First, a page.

Believe or not, there’s more than one. So before you reach for the Nurofen, find out what triggers yours and how you can beat it for good.
1. Pill popping headache – Reach for the ibuprofen every time you feel a twingle? Ironically it could be the cause! Experts believe that pills like codeine, paracetamol, aspirin and ibuprofen erode the body’s natural pain barrier. Anyone who takes more than 30 painkillers a month could suffer from daily headaches as a result.
Ease the pain – Stop taking tablets all the time, but be prepared for other short-term problems first. Stopping medication abruptly invariably causes withdrawal symptoms such as nausea, anxiety and insomnia, which can last up to two weeks. After the cold turkey period you should find your banging head has eased.
2. Emotional headache – Unreleased anger is the biggest emotional cause of headaches. That bottling up fury makes you even more susceptible to head pain than depression or anxiety.
Ease the pain – The best way to beat this kind of tension is to find ways to ease your fury – but expressing anger isn’t always the answer. Making an obscene gesture at a driver could lead to road rage for example. Instead, learn to lengthen your fuse so you don’t feel frustrated or angry so often.
3. Diet headache – Next time your head starts pounding, ask yourself when you last ate. If you’re hungry, the brain responds to the massage of starvation. It releases a adrenalin to access the store of sugar in the liver and these high adrenalin levels produce headaches.
Ease the pain – Quite simply, make time to eat! Don’t wait until you become starving hungry and don’t bank all your calories just for one meal. Instead, stabilize blood sugar level by always having breakfast, lunch and dinner and keep nutritious snacks in your handbag or on your desk – Brazil nuts are perfect as they contain magnesium, which has headache-soothing properties.
4. The C headache – What does C stand for? Chocolate, cheese, claret, coffee, citrus…Certain foods have been shown to trigger migraines. Cheese for instance, is rich in the chemical tyramine, which can cause blood vessels to dilate in the head.
Ease the pain – Keep a trigger diary. Whenever a headache strikes, note down what you’ve eaten that day. Continue until you have had at least five attacks. If certain foods keep cropping up, cut them out one at a time and see if it makes a difference. If a large number of foods are involved, see your doctor. If you cut out everything you run the risk of poor nutrition.
5. Office headache – Bosses may be one big pain, but more than likely it’s the environment you’re working in and posture that are to blame. Artificial lighting can be poorly maintained which can cause eyestrain and sitting at a desk for long periods of time also causes aches. When the neck becomes stiff through tension, the top of the spine also becomes rigid and normal blood flow to the head is hampered. This can eventually give rise to a dull, thudding pain that slows you down.
Ease the pain – The daylight breaks every couple of hours to allow the full spectrum of light into your eyes, giving them a brief respite from artificial light. Regularly check your posture: your shoulders shouldn’t be hunched and your neck shouldn’t be dropping down forwards. Gentle head and neck rotations will loosen things up and get blood pumping to your head properly.
6. Sex headache – No, not the ‘Not tonight, darling…’ kind, but head pain caused by having sex. Some people can experience a sudden severe explosive sensation in their head at the point of orgasm, also known as a ‘thunderclap headache’, which lasts up to half an hour. The most common symptom of this kind of pain is a dull ache at the back of the neck. This gradually intensifies as sexual excitement increases, which is thought to be related to excessive muscular contraction of the head and neck.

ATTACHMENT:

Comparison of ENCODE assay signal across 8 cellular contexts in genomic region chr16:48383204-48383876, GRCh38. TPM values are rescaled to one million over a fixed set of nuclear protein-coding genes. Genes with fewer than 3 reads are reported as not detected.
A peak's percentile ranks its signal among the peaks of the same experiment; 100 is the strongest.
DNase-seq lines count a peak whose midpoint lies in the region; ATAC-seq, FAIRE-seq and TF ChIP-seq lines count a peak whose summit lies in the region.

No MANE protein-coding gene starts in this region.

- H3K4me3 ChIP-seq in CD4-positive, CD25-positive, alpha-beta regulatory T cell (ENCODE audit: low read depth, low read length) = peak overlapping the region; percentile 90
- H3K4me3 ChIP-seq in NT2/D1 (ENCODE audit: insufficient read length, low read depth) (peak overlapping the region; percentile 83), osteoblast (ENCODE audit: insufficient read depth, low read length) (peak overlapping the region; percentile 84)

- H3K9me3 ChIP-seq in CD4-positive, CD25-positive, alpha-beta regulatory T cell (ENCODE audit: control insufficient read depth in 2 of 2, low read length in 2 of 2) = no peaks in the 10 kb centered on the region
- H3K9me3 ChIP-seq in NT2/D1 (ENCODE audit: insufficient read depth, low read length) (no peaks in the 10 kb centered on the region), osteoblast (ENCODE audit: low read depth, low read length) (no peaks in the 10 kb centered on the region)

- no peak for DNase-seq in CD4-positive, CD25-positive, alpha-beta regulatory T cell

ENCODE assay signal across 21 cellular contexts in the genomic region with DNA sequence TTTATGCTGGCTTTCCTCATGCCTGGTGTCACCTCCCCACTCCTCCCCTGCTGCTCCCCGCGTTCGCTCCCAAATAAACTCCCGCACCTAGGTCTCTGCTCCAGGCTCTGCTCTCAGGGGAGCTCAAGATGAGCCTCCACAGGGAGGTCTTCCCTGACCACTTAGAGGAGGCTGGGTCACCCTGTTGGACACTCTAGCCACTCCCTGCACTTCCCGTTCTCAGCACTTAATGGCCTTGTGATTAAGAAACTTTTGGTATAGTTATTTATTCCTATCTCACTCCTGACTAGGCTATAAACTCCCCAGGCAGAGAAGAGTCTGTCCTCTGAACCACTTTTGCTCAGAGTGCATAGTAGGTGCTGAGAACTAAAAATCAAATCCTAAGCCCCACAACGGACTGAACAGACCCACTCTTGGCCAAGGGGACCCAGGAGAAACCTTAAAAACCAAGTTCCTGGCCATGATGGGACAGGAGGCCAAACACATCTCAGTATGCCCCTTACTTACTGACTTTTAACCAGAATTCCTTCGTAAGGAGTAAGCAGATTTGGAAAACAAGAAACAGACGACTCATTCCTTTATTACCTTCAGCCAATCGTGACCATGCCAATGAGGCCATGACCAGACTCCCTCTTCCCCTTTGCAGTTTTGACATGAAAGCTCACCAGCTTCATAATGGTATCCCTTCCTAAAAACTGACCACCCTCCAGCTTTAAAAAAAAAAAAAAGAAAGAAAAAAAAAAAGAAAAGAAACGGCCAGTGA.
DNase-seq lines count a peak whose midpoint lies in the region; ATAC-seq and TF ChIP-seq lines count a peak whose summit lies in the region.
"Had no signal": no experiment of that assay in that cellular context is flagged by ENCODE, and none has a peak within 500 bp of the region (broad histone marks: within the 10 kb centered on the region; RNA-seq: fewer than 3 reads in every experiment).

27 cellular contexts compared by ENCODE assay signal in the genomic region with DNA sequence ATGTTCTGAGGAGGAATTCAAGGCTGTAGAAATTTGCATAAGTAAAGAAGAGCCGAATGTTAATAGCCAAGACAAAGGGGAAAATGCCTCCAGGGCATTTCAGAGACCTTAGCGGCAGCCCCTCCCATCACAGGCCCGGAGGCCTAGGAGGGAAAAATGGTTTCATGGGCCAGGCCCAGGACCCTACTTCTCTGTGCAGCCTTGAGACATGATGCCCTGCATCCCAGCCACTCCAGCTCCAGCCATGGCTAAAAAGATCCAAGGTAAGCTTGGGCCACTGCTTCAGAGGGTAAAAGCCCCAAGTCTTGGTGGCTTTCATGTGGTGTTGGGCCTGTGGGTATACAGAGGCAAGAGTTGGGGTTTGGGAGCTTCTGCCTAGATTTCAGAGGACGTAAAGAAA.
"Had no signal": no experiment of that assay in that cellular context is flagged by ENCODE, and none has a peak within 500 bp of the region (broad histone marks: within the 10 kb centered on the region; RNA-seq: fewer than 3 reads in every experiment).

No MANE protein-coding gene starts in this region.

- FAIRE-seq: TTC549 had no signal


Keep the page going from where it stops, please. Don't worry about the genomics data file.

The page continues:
Ease the pain – You could turn your fella down and watch TV, but alternatively you can take two painkillers before getting down to it and keeping your head elevated during sex. Also, avoid strong coffee before lovemaking as it could constrict the blood flow to your head. But if you have high blood pressure or family history of haemorrhagic strokes (bleeding in the brain) you should seek medical advice.
7. Weekend headache – Although tension can bring on pain, so can the easing of it. If your head starts to thump on a Saturday morning, you could be having a ‘let down’ headache. It’s caused by a rapid shift from a stressful state to one of relaxation, it’s not fully understood why these attacks occur, but it’s quite common to be sensitive to this kind of change.
Easy the pain – Start looking at certain factors. Do you get a lie-in at weekends? Enjoyable as it is, just half an hour longer than usual in bed could be the source of your pounding. It could also be due to caffeine withdrawal if you’re drinking less coffee than you do in the week. Even a delayed breakfast could be the culprit. Unfortunately, you may need to stick to your weekday routine at weekends to avoid it.
8. Dehydration headache – Ok, we know you’ve read it a thousand times before, but as well as keeping you healthy, glugging two liters of water a day can even stop your head pounding. Water acts as a transportation system in your body, both delivering nutrients and removing waste products. If your body isn’t ‘watered’ regularly throughout the day, toxins can’t be efficiently eliminated – and a toxic body can lead to all sorts of ailments, including headaches.
Ease the pain – Simple – drink up! Aim to glug two liters of liquid a day. Obviously, the quantity can vary depending on many factors including climate and what you’re doing. If you’re exercising for instance, it’s best to drink 500ml just before working out and then top up with around 100-300ml every 15 minutes throughout your session.